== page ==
Potomac recently launched a page on our website detailing our Values. While a staple of many firms in this industry, the “Built to Conquer Bullsh*t” header should give you a clue that you’re not in for a typical HR song and dance.
It’s been a phenomenal experience to share and has given us much to talk about as we challenge the industry to be better. But what does this actually look like day-to-day? How is Potomac different beyond a good webpage full of great perks?
Like many of you, I once had an in-office 8-5. I won’t out the firm, but we all have LinkedIn—do the math. As a Creative Director, I would often get in early to start my day before the team arrived and things got crazy. Tack on a commute, and it was more like a 7-6.
In the winter months, the sun would barely be up by the time I got to the office and would most certainly be down by the time I went home. When the occasion called for me to work in the (windowless) studio, I could go all day without seeing the sun.
On a good day, I’d get to see my son for a moment before I left in the morning. We’d maybe get an hour when I got home. Get in a workout? Over lunch, if I hurried (and didn’t eat) or at night if I didn’t (and gave up my evening).
I’m not the only one on my team who has experienced how rapid things can get when all your energy is spent centering your life around work—when it should be the other way around.
Jordan Cordiner, our Engagement Associate, had spent over six years working in retail at grocery stores before coming to Potomac. He’s nine months in, and I’ve only seen him take a day or two off; let me remind you, we have an unlimited PTO policy. “I still hesitate to utilize our benefits because all of my past stops were too frugal to provide us with benefits and working conditions that might hurt their bottom line.”
Caring for your employees and taking care of them, often at your company’s expense, is an unfortunately new and unpopular concept. One I am thankful and proud to have found here at Potomac.
Now, he schedules the first medical appointment that is available without worrying if his boss will give him the time off. He can hop online five minutes later than usual to take his dog on a walk without fear of being scolded for it.
What I’ve heard from Tori Levy, our Copy Associate, seems like her previous workplace could come from a movie titled “Office from Hell.” She dealt with plumbing issues (traveling outside the office to use the bathroom), ceiling tiles that leaked, little to no benefits, and a boss that spoke to her once a month.
“When I was first hired, my company had promised they would offer a matching 401k plan by the end of the year; that was in 2019. I left in 2021, and there was still no match,” Levy said. She was flabbergasted when I told her our benefits plan. “It’s still a wild concept that my employer actually cares about my financial health; Potomac wants to make sure I’m taken care of.”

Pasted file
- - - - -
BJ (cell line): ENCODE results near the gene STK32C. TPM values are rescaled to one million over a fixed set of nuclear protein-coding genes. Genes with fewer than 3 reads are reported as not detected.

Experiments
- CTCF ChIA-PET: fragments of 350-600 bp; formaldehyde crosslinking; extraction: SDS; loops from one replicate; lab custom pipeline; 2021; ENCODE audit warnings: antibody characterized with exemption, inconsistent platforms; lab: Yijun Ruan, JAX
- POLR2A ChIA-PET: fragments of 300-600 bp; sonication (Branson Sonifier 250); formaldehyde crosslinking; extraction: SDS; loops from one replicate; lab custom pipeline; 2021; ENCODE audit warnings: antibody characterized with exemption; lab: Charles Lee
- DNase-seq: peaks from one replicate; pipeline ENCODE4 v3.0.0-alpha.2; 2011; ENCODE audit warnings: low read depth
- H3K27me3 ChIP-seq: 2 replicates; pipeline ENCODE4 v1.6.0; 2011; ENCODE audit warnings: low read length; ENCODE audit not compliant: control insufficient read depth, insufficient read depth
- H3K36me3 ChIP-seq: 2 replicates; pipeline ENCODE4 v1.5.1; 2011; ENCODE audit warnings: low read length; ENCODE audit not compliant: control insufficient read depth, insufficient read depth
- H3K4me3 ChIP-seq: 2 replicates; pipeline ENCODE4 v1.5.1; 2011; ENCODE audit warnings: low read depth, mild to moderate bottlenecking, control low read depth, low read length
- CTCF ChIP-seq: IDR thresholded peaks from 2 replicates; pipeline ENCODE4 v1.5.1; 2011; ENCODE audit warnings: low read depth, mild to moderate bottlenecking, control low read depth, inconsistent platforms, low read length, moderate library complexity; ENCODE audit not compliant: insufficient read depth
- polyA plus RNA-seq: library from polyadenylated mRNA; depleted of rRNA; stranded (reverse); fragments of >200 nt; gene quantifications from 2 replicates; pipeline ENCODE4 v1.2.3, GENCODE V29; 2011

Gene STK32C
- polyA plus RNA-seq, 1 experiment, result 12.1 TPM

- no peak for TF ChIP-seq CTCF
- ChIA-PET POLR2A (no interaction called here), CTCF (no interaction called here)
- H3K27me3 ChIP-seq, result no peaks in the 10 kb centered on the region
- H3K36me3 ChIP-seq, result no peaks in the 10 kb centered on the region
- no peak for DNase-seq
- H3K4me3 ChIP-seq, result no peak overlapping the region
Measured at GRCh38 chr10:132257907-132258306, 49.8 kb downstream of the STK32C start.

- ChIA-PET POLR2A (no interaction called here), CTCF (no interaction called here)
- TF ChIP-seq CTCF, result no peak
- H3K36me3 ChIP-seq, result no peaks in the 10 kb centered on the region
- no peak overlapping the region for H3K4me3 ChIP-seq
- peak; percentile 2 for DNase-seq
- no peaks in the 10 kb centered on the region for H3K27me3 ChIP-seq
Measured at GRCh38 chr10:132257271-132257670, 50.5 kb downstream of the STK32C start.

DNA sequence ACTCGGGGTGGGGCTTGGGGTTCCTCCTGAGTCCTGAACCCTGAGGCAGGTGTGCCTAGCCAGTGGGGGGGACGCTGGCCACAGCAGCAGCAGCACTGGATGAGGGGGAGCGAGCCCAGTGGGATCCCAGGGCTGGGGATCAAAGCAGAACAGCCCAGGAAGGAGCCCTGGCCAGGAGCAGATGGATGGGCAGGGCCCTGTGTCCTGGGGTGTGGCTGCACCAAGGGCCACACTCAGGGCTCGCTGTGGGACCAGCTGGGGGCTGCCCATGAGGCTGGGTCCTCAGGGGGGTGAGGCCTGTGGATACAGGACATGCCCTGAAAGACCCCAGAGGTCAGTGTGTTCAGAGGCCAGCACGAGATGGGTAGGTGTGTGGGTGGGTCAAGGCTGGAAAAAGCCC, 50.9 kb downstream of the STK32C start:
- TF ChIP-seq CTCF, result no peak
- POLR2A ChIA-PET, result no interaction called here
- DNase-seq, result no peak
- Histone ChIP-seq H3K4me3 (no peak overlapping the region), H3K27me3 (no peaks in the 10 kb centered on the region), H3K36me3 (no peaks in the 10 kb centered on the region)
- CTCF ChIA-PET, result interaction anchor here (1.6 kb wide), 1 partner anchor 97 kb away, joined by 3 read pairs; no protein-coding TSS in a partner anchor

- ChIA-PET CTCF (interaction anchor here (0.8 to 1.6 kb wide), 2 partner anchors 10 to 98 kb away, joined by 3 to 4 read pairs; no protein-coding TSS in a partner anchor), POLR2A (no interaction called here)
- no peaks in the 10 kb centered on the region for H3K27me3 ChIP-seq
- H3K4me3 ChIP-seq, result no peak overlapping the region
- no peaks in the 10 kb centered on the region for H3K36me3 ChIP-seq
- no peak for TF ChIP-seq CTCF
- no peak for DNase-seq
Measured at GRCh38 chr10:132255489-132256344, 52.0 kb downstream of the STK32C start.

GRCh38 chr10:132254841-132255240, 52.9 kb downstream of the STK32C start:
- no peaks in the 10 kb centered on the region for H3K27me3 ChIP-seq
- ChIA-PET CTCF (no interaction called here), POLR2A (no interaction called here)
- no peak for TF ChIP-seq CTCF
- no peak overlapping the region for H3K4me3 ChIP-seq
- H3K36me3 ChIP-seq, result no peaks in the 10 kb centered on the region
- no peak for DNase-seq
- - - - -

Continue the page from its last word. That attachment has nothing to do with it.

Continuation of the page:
As Cordiner says, “working here doesn’t feel normal because it’s not.”
I have seen numerous voices on social media with “bullish” attitudes on the return to the office. “Teams are more energized in person” they say. “High functioning teams are less effective in a remote environment” they say.
Potomac has grown from $150M to $600M in AUA/AUM in the past 18 months of remote work. High functioning, my ass. I wonder how many of those voices have a stake in commercial real estate.
Today, I usually start my morning at 6 am. I check in with the east coast team, look over the day’s tasks, respond to any urgent items, and plan out my day. Then I wake up my son and get him ready for (and to) school. I book all my meetings during the morning hours to accommodate my team spread across the country.
The afternoons are quiet and my most productive. I pick up my son around 3 pm, get him started on any schoolwork, and wrap up my day while he works/plays. We then have 2-3 hours together in the afternoon—every damn day. All of this, I get to do with my partner. After bedtime, I’ll get back to the computer if there is anything that needs my attention.
Our employee’s personal life comes above all else. Martina Beda, our Graphic Designer, is originally from Italy. After spending two years apart from her parents, she asked us if she could travel there and surprise them. “I stayed in Italy for almost two weeks, working from my parents’ house. Having this flexibility allows you to create an optimal work/life balance which is the best benefit any company can offer,” Beda said.
You get it. Our schedule is flexible.
I left out that remote work allows me to live anywhere I want. And I do. This means I can use the lunch hour to get in a quick hike without climbing back into business attire. Or jump on the bike while I listen in on a call. Or text ideas with Manish on a Saturday while we’re both out wine tasting. Or block out a Sunday night to complete a project (distraction-free) because I need to tour a potential magnet school Monday morning.
Our Values aren’t a list of perks. They’re a way of conducting business and a way of living. It is possible to be excellent at what you do, committed to your company and its success, AND not have it dominate how every single moment of your week is structured.
A return to the office means a return to the commute. Less time with family. Less time for your health. All to do the same work for the same company at a different desk.
Bullish? I call bullsh*t.
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